Advertisement

Heart Autonomic Modulation in the Obese Children: Evaluation using linear and nonlinear methods

      Background: Functional alterations of the Autonomic Nervous System (ANS) may be due to obesity, but may be identified by the analysis of heart rate variability (HRV). Better understanding of organic systems complexity enables an extension to more sophisticated analysis of HRV, those related to Chaos Theory included, and might be used in the investigation of obese children ANS. Aim: Investigation of autonomic heart modulation in obese children (OC). Methods: The sample consisted of 12 OC (BMI > p97) and 12 eutrophic children (BMI < p85), aged from 6 to 13 years old. Heart rate was collected with a Polar device, during a 20 minutes rest in a supine position. HRV was analysed linearly by the square root of mean squared differences of successive NN intervals (RMSSD) and the division of the number of interval differences of successive NN intervals greater than 50 ms by number of NN intervals (pNN50), and nonlinearly by recurrence percentage (%REC), Trapping Time and Entropy, along with components of symbolic analysis (%0 V, %1 V, %2LV, %2UV), and Shannon Entropy. Differences between the groups was evaluated by Student t test for independent samples (α = 5%). Results: Differences with statistical significance (p < 0.05) were found in all but one of the parameters, being RMSSD the sole exception (p = 0.074). Conclusions: Autonomic heart modulation within an OC population is somewhat endangered when compared to non-obese subjects. Thus, complex and interconnected mechanisms involving cardiovascular regulation, and nonlinear parameters related to Chaos Theory may bring additional evidence when compared to linear methods.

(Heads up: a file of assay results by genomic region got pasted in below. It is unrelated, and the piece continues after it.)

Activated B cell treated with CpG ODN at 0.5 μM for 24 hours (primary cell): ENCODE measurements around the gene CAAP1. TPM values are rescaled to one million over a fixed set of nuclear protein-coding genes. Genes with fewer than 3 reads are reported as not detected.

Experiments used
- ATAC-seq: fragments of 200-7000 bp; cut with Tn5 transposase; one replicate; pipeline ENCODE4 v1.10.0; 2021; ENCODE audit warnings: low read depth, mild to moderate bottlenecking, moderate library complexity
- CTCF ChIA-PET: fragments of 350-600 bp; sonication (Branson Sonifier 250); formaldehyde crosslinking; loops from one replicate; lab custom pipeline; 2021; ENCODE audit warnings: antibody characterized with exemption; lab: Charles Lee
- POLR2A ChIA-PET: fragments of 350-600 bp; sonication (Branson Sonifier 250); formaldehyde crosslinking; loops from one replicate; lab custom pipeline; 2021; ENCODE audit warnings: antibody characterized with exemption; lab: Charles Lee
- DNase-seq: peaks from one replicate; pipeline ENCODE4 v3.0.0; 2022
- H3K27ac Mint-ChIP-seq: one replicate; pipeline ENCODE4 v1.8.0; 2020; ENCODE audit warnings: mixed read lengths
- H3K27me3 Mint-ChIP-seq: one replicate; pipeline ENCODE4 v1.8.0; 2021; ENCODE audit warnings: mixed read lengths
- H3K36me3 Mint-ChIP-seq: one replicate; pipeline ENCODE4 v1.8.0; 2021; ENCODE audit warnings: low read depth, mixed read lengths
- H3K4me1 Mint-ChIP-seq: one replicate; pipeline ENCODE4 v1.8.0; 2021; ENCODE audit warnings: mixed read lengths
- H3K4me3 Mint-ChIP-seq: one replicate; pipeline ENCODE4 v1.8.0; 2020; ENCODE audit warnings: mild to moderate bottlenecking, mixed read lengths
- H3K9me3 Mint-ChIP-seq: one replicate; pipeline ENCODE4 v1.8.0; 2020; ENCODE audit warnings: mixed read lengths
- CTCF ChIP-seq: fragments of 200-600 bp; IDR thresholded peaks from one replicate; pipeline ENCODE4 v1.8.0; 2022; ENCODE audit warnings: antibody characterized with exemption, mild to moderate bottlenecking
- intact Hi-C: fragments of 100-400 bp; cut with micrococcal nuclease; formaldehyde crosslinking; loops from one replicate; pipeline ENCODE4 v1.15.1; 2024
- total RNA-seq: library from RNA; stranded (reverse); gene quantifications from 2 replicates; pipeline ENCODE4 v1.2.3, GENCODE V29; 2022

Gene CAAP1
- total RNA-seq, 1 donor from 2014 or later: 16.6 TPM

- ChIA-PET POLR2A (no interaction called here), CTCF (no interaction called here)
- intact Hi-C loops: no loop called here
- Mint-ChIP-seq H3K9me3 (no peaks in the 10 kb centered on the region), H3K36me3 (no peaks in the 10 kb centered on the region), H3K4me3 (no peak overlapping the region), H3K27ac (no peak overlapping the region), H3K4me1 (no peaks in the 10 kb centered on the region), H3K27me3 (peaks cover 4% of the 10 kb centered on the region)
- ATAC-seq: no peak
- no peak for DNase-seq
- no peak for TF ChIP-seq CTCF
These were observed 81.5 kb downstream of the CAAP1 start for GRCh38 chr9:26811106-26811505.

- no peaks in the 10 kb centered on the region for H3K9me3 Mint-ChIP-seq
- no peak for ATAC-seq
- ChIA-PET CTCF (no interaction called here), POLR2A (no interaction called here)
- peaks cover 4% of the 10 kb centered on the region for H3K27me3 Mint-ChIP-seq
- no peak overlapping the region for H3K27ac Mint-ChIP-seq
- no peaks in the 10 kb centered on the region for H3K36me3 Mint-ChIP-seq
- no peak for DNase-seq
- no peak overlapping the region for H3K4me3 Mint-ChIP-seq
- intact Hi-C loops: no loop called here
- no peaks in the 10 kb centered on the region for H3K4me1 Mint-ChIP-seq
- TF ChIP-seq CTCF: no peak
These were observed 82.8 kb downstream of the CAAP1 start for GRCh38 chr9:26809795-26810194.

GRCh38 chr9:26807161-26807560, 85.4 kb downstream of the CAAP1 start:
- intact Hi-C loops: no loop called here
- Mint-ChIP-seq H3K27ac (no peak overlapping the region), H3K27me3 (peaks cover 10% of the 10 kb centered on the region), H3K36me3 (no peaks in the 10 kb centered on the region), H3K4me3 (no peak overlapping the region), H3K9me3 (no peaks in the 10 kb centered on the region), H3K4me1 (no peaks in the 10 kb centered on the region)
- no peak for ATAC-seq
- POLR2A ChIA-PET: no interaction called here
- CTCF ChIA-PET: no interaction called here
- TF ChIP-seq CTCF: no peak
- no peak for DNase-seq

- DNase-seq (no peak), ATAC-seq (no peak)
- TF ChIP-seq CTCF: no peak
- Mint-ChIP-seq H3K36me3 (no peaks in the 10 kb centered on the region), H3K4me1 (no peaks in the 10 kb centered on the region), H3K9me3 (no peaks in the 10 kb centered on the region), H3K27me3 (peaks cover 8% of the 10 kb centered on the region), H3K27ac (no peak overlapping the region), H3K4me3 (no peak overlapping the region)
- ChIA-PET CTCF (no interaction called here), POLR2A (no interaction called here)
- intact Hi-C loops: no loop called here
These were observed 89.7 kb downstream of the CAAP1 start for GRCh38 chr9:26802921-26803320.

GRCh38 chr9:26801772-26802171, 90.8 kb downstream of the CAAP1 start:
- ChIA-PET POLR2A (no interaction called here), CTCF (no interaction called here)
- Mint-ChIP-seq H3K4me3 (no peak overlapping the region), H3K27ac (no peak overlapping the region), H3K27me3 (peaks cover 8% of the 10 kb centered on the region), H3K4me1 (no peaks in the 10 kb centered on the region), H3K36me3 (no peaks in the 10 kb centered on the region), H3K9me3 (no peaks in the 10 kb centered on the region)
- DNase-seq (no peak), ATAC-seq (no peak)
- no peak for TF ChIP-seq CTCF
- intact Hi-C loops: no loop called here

To read this article in full you will need to make a payment

      Purchase one-time access:

      Academic & Personal: 24 hour online accessCorporate R&D Professionals: 24 hour online access
      One-time access price info
      • For academic or personal research use, select 'Academic and Personal'
      • For corporate R&D use, select 'Corporate R&D Professionals'

      Subscribe:

      Subscribe to Autonomic Neuroscience: Basic and Clinical
      Already a print subscriber? Claim online access
      Already an online subscriber? Sign in
      Institutional Access: Sign in to ScienceDirect